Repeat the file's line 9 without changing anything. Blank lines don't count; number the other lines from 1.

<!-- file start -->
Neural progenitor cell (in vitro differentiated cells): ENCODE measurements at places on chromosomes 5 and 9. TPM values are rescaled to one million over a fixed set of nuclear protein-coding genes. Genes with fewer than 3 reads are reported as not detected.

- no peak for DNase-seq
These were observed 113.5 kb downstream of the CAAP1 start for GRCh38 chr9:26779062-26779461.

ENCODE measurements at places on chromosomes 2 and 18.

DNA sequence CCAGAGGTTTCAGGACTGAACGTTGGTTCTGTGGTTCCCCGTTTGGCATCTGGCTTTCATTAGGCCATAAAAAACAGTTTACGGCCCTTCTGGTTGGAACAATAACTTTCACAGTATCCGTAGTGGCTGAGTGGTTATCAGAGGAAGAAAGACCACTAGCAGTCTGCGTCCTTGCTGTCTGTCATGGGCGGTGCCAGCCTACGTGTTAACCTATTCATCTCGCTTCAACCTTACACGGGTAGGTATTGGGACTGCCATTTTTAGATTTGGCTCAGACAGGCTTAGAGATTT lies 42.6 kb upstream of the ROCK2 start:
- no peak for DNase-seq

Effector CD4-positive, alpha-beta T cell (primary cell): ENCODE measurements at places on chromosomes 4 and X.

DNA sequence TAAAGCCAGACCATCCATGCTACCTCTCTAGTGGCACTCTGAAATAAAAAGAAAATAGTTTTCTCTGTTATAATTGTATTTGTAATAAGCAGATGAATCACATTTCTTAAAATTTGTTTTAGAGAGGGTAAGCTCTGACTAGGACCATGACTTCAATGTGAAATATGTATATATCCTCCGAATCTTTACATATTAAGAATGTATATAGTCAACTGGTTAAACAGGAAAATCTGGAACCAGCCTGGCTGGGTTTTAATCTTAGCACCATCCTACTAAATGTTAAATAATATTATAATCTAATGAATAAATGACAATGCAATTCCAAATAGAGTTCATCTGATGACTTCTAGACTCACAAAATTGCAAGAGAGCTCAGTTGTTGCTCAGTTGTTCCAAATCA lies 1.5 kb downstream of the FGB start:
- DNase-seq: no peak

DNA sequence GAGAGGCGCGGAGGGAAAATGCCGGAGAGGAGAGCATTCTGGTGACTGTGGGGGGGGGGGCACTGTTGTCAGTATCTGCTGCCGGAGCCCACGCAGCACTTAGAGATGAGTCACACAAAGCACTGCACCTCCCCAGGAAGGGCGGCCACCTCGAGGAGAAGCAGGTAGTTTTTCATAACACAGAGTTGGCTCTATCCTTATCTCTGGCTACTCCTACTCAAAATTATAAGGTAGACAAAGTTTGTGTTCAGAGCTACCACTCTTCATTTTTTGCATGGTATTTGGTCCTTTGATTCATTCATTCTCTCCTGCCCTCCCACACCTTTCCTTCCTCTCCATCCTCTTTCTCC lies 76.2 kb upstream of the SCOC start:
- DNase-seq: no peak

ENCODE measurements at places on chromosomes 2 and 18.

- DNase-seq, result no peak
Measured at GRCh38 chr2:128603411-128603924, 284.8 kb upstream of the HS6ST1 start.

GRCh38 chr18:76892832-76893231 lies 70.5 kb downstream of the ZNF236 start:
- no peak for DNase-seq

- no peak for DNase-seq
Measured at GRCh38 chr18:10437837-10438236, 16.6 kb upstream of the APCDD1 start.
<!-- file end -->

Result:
- DNase-seq: no peak